Bel Ami film review: Hunk Pattinson is truly feeble

Hunk Pattinson is truly feeble

Chris Tookey


01:25 GMT, 9 March 2012



01:28 GMT, 9 March 2012

Bel Ami (15)

Bel Ami, based on a Guy de Maupassant novel, is a good-looking costume drama set in 1890s France, with a cynical view of male-female relationships.

It will do better than it deserves at the box office thanks to the teen-friendly casting of Robert Pattinson as Georges, a young man on the make.

Twilight star Robert Pattinson plays Georges Duroy in Bel Ami

Twilight star Robert Pattinson plays Georges Duroy in Bel Ami

The film traces his rise to the top of French society through his conquests — a young married woman (Christina Ricci), a society hostess (Uma Thurman), the wife of a newspaper editor (Kristin Scott Thomas) and her daughter (Holliday Grainger).

The film draws decent acting from all four women, especially Thurman. Its weakness lies in Rachel Bennette’s underpowered script and Pattinson’s feeble performance.

There’s an autobiographical side to the novel — de Maupassant was a sex addict who died of syphilis. But Georges is nowhere near likeable enough to make us enjoy his successes, and by the end he’s no more corrupt than he was at the start.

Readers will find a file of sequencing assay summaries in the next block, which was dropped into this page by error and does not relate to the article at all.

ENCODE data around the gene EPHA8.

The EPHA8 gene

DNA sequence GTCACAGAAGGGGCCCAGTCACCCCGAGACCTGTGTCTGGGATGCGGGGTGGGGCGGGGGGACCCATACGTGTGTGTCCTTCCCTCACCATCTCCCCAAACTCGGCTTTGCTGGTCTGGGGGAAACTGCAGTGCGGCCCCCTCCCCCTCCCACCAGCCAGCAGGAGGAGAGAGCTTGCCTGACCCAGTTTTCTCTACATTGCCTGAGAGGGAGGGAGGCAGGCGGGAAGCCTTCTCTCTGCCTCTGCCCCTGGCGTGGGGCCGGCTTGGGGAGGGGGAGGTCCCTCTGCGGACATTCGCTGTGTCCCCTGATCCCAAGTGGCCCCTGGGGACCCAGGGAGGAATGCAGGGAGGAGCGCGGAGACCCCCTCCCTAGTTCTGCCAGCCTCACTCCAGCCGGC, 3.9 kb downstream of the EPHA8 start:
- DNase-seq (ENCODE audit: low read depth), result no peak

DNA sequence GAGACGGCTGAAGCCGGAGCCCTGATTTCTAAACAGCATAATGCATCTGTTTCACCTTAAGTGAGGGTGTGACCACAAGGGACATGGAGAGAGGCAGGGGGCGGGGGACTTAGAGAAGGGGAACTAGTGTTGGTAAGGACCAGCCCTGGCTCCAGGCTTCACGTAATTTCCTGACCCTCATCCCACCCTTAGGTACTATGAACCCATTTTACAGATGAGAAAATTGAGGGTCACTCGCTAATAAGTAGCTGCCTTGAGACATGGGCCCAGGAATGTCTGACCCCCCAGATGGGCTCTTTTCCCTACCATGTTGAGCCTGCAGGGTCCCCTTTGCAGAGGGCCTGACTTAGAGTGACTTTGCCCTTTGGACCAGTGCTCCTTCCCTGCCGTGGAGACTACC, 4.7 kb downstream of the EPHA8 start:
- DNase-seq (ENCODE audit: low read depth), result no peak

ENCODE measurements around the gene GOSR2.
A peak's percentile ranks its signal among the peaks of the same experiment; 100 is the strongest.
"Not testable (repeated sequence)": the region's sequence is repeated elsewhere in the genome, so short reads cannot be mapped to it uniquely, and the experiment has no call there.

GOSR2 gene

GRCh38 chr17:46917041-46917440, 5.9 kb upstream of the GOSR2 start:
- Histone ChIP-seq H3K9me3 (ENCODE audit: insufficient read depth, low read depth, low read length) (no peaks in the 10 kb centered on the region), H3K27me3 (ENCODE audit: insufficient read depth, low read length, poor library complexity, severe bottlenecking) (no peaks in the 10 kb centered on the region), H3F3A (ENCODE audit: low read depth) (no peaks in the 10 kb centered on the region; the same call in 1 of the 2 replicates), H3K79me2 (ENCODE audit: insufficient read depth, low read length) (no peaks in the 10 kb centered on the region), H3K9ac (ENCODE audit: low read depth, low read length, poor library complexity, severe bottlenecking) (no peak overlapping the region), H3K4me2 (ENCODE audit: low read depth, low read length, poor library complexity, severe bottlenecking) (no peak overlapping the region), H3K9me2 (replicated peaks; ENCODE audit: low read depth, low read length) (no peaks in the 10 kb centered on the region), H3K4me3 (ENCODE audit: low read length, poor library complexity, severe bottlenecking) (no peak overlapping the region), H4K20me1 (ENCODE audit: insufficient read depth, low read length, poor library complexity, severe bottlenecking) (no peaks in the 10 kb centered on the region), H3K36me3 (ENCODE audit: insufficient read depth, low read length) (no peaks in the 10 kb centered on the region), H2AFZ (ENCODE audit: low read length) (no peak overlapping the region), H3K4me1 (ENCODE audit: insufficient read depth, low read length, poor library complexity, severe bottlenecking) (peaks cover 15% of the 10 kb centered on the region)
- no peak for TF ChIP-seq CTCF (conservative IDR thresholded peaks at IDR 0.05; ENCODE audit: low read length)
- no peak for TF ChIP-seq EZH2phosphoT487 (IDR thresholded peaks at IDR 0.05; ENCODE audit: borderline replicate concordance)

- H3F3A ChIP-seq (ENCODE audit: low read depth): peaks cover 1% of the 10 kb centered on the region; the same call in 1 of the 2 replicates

When Thurman says to him: ‘I had no conception of the depths of your emptiness’, I wondered whether she was criticising Georges’ personality or Pattinson’s performance.

Without a discernible character arc and with an actor visibly struggling with the period, the biggest mystery is why first-time film directors Declan Donnellan and Nick Ormerod — co-founders of the Cheek By Jowl Theatre Group — were attracted to such flimsy material.

It was done very much better in 1947 by Albert Lewin’s The Private Affairs Of Bel Ami, which starred a dangerously debonair George Sanders.